But web theorizers didn’t just break social conventions and eat, they theorized about food on the web too. Two presentations dealt with the ways in which eating, and drinking now have an online presence and interact with the physical reality of food consumption.
Wesley Shumar, Nora Madison, and Tyson Mitman grew an ethnographic project out of Shumar’s habit of getting a glass of beer in one of Philadelphia’s bars after class (he’s a professor, so he’s allowed to do that). Noticing the beer menus were becoming more and more locally- and craft-oriented, Shumar with his coauthors decided to dig deeper into why that’s happening, and ended up attending beer festivals and interviewing brewers offline, and perusing beer reviews and beer appreciation websites online. The team is interested in the ways real world and online beer experiences interact for craft beer consumers (you won’t get to taste the really good malt unless you keep up with tweets leading you to the right bar after a festival), how affinity spaces are created (share your offline interest with a virtual community), how new forms of social capital arise (show off your expertise by rating beer on online portals), and how a new kind of production logic is ultimately shaped (for “prosumers”, craft trumps profit). While they used no academic jargon in their presentation, Bourdieu’s habitus and the cultivation of taste, and Campbell’s craft consumer immediately come to mind for those of us more academically inclined.
Next, Laura Noren (whose talk I actually missed because there were no hints to food in the title of her presentation! Luckily, you can expect videos of all presentations to be promptly put online after a conference like this) borrowed from Sara Ahmed the term affective economies and explored the ways in which they are built through linking, commenting, and posting appetite-inducing content on personal food blogs. Like Shumar and his team, she was interested in the intersection between the on- and off-line (a successful food blog might eventually get you a book deal), but paid more explicit attention to the reward structure and socioeconomic inequality that comes with food blogging. She argues for a winner-take-all effect, also known as Matthew’s effect, in which those who play the game right – and who are more likely to have the means to do so in the first place – reap both its economic and affective rewards.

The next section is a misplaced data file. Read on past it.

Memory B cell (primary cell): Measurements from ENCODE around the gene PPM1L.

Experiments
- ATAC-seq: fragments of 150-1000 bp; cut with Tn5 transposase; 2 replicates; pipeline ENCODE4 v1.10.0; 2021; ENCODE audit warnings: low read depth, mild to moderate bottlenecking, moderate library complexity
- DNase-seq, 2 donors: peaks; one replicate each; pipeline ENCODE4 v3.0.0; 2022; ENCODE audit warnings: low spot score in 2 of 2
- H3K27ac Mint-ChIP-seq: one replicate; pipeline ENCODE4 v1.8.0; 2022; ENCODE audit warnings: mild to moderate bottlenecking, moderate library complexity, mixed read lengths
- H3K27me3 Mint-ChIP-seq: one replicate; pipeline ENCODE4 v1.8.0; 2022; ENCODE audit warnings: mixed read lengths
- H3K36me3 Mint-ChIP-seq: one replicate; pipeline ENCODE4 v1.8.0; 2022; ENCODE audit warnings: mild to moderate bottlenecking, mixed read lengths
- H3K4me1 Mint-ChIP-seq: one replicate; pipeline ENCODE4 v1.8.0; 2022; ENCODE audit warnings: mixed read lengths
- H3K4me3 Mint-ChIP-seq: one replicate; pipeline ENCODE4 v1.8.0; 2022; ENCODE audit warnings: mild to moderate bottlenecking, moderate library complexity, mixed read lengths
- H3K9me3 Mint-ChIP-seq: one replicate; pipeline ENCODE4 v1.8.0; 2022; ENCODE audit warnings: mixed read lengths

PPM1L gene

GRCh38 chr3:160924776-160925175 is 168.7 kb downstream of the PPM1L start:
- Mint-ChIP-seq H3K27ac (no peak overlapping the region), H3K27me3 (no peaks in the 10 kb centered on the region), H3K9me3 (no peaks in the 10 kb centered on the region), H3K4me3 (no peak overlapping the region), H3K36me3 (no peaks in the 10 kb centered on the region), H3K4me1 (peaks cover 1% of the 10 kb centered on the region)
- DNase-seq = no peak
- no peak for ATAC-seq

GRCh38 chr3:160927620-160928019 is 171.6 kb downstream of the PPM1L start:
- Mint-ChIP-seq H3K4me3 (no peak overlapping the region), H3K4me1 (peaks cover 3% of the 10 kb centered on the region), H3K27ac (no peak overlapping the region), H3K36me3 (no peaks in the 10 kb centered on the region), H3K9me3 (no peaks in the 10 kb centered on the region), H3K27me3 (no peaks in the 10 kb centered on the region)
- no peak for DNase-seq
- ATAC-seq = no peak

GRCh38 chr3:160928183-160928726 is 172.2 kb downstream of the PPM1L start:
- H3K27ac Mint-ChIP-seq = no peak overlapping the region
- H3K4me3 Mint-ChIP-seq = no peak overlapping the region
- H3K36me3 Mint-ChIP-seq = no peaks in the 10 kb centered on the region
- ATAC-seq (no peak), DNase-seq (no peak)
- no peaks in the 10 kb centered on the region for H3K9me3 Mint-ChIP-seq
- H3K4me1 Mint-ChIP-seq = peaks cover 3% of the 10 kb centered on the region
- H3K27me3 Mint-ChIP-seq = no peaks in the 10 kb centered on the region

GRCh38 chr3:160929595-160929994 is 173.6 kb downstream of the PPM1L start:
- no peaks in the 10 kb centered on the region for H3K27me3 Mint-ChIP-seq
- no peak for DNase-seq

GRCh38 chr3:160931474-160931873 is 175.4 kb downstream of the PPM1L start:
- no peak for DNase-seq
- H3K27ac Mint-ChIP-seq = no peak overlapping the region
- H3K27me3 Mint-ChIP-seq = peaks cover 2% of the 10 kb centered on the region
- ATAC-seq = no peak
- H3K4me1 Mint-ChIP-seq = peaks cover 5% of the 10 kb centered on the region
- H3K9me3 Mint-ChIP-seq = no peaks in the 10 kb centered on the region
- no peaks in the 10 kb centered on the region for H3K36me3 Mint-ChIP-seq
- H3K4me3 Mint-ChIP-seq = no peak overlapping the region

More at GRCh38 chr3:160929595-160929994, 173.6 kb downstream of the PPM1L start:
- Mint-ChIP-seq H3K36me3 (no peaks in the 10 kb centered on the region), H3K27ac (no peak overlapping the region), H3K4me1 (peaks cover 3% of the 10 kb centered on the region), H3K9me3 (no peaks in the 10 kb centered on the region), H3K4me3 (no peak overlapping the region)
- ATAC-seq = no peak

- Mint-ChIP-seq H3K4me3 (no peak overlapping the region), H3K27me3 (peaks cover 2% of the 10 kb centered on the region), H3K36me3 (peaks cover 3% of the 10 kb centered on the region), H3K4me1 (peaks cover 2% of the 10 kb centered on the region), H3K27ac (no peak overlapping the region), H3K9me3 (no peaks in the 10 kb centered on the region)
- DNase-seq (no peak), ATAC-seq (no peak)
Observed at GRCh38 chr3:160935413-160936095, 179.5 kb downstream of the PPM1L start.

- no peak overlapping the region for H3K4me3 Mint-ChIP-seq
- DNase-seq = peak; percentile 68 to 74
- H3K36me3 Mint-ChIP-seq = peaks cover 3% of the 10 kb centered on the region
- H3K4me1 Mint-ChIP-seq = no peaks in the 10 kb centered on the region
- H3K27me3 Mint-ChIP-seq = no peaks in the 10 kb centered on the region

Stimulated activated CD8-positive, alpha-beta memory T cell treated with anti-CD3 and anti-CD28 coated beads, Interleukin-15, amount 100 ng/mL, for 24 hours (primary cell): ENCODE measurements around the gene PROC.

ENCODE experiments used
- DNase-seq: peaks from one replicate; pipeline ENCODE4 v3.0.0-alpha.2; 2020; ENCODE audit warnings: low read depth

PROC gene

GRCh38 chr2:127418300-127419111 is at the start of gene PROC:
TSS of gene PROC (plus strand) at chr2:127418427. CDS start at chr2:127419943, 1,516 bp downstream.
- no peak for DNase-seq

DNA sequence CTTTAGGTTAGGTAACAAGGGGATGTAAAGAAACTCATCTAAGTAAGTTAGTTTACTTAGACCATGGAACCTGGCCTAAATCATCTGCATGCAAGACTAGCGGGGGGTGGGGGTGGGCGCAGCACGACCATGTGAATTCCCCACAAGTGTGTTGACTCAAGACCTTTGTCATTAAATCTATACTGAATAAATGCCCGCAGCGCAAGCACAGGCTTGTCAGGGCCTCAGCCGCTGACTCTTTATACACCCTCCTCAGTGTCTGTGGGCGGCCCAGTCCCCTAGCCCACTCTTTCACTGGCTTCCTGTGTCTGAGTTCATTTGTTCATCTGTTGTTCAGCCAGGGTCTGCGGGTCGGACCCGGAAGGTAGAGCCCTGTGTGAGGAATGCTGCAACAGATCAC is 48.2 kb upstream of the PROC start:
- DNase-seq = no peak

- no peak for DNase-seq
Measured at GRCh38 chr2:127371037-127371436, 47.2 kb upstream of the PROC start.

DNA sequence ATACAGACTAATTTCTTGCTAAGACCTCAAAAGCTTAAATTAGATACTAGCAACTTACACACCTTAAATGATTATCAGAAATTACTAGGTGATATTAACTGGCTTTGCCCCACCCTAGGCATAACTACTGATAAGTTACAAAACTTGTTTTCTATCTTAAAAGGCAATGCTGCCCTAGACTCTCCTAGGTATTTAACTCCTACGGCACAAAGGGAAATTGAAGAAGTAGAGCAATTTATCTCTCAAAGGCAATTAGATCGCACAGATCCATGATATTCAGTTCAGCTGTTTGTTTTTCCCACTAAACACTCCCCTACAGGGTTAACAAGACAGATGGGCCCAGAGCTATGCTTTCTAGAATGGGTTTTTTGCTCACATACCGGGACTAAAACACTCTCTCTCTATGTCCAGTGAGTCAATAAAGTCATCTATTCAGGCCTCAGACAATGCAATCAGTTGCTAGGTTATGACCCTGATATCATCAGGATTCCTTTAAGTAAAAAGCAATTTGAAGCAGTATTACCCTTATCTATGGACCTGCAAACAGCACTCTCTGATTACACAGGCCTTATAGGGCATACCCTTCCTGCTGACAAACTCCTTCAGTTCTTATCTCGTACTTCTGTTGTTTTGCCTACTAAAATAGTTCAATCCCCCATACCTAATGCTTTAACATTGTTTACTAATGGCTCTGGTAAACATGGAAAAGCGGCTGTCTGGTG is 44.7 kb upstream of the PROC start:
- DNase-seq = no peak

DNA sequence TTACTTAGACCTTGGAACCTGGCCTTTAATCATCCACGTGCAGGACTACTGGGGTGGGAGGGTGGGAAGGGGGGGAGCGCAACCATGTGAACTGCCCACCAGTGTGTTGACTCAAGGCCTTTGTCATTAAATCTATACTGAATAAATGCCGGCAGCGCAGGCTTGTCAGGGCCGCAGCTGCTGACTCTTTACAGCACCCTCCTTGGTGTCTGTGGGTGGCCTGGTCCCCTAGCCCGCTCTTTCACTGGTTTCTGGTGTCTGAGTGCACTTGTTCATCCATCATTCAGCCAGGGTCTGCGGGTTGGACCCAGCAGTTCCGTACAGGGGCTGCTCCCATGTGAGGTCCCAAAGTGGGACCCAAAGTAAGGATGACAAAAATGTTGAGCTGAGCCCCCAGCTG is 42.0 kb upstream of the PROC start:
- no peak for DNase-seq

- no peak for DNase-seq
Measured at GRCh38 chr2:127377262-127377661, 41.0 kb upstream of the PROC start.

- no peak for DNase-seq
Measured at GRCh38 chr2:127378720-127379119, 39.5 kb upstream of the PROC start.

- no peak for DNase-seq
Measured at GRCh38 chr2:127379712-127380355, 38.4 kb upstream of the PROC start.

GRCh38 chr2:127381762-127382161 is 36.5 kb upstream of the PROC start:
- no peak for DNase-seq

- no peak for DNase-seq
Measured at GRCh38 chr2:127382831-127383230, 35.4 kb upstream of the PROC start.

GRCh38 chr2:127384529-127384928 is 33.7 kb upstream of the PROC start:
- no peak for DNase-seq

Like craft beer brewers, food bloggers form vibrant virtual networks, and a comparison might be in order. Shumar and colleagues didn’t mention this, but craft beer brewers lead successful food blogs too. Sometimes, they’re even married to successful food bloggers (I know, I’m guilty of following plenty myself). How gendered are these spaces? (At some point during the conference, the line for the men’s bathroom was longer than that for women’s. But only for a little while.) Do their authors transition between online and offline spaces, and interact with their audiences similarly? Are there differences in the way they translate something so physical – our daily nourishment – into ones and zeros? Are their translations successful, and where do they fail?
This year, the tech-data-online-oriented Theorizing the Web gave us plenty of food for thought. Even about food.